Shehal Joseph / CC BY 2.0

City Garage, an avant-garde theater group in Santa Monica, Calif., specializing in political theater, was feeling pretty complacent.

This spring, its latest production, “Othello/Desdemona,” written by Charles Duncombe and directed by his wife, Frederique Michel, co-founders of the 29-year-old company, was garnering rave reviews. But more important, they had made a fan of Ignacy Zarski, the science, education and Polish community consul at Poland’s consulate in Los Angeles. Zarski has seen three of the company’s productions since his arrival last summer and was eager to help with the next play, “Right Left With Heels,” written by Polish playwright Sebastian Majewski, which is playing now through Aug. 14.

According to Duncombe, in a March 10 meeting, Zarski, on behalf of the Polish Consulate, offered to sponsor an opening-night gala for “Right Left With Heels,” as well as provide outreach to the Polish community and an additional $1,000 to go with funds already raised through a Kickstarter campaign. It was a handshake agreement to be subsequently fleshed out. The next day, Duncombe sent the text of the play to Zarski in an email reading:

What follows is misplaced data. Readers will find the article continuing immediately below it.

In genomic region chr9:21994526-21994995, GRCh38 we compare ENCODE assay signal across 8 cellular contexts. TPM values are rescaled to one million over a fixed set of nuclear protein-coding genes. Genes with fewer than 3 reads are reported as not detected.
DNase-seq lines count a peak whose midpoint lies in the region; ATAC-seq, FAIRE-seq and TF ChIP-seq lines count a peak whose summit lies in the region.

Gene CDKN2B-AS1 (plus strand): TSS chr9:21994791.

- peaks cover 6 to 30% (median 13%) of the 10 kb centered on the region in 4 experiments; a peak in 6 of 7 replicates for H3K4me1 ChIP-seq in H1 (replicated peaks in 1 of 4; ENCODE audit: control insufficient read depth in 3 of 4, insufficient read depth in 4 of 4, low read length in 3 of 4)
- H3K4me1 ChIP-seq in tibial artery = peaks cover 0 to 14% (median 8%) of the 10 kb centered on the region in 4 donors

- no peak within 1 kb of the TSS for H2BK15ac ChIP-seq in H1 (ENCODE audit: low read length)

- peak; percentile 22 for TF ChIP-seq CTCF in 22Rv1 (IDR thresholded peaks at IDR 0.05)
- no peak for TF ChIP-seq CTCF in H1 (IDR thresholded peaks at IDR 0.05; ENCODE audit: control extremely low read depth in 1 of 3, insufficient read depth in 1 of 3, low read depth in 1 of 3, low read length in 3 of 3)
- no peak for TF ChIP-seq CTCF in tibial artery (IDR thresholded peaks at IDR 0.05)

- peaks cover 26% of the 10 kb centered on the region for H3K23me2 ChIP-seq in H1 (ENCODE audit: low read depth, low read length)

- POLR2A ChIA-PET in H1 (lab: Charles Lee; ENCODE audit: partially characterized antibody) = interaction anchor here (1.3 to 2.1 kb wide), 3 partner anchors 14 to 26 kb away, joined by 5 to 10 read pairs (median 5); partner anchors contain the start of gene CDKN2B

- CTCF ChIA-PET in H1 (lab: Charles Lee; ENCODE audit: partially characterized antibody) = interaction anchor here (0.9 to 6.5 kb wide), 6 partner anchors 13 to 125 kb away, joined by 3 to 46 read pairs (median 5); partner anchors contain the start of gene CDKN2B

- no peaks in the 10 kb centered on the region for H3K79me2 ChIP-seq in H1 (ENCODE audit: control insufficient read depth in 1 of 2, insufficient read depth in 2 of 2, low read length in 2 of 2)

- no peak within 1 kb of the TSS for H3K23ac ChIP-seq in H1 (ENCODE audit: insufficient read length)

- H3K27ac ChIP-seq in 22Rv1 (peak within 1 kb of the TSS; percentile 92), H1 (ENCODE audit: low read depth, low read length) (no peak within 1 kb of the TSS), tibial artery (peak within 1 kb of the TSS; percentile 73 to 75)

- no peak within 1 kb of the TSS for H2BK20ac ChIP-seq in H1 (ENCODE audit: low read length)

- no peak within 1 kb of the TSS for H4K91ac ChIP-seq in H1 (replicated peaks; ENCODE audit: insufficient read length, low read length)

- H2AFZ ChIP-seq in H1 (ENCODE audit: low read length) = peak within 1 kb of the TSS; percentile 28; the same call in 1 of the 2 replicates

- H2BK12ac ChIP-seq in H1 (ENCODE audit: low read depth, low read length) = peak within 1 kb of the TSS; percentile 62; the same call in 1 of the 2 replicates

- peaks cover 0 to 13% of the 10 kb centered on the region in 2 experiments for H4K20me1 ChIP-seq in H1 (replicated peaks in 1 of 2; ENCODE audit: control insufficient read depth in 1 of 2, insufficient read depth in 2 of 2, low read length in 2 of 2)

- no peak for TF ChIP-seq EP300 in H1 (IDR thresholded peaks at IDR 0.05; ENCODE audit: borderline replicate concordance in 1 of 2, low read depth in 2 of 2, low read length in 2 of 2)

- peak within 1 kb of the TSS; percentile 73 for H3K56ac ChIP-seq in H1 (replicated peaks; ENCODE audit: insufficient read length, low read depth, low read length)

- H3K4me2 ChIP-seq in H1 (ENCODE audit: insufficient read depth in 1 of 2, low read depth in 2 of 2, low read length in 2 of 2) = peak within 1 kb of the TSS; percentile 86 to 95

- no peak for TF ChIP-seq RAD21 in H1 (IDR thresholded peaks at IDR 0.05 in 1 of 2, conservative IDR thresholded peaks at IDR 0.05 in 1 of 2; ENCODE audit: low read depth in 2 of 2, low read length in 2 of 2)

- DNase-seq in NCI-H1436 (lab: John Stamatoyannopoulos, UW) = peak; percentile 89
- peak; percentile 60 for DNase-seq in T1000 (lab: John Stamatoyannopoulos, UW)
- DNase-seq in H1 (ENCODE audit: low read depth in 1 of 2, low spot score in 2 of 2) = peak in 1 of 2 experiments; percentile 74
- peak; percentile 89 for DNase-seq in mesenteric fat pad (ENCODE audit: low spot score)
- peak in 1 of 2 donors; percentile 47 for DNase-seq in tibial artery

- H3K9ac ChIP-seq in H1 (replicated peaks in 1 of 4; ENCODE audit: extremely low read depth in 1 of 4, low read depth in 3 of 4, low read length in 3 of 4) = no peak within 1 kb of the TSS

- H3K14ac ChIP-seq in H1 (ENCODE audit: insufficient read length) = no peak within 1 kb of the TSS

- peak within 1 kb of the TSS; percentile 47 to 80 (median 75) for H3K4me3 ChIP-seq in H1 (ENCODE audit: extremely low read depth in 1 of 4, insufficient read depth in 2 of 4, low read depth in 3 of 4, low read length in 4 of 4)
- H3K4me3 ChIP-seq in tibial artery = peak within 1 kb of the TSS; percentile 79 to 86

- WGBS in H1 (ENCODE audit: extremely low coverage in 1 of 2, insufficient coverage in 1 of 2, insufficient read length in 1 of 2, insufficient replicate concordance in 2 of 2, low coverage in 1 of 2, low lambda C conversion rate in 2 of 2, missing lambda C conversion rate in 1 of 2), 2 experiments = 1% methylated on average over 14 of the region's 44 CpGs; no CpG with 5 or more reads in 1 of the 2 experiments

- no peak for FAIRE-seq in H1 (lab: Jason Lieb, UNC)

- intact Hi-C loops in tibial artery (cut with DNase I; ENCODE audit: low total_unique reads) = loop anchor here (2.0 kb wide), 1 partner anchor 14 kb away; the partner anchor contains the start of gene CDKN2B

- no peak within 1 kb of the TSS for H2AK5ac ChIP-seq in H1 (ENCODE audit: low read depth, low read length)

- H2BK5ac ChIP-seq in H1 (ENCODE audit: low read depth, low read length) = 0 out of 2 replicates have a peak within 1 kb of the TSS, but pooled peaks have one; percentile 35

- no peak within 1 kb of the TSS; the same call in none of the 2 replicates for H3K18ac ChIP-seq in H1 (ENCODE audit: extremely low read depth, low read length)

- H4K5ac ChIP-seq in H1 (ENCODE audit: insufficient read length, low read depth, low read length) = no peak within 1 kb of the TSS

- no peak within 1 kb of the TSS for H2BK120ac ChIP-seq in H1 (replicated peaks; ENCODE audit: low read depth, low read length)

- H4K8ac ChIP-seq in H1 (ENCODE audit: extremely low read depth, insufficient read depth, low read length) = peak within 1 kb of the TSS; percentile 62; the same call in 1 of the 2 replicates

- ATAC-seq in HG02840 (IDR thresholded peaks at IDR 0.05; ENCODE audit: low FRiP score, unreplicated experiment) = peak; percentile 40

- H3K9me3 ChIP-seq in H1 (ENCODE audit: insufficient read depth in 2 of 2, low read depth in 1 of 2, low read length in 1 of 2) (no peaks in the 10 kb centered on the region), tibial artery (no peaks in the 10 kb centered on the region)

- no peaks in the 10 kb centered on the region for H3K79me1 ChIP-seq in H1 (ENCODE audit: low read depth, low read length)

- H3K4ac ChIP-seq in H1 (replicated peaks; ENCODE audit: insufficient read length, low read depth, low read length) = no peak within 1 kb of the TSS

“In support of the project, here is what we hope the Consulate may be able to help with:

Finance and opening night reception for approximately 55 people; Outreach and promotion to the local Polish audience through emails, newsletters, and any other means you have at your disposal;


I understand that the reception and promotion maybe be (sic) the limit of what the Consulate can assist with, but I would be remiss in not asking whether an additional $1500 might be possible to subsidize the printing and mailing of flyers?”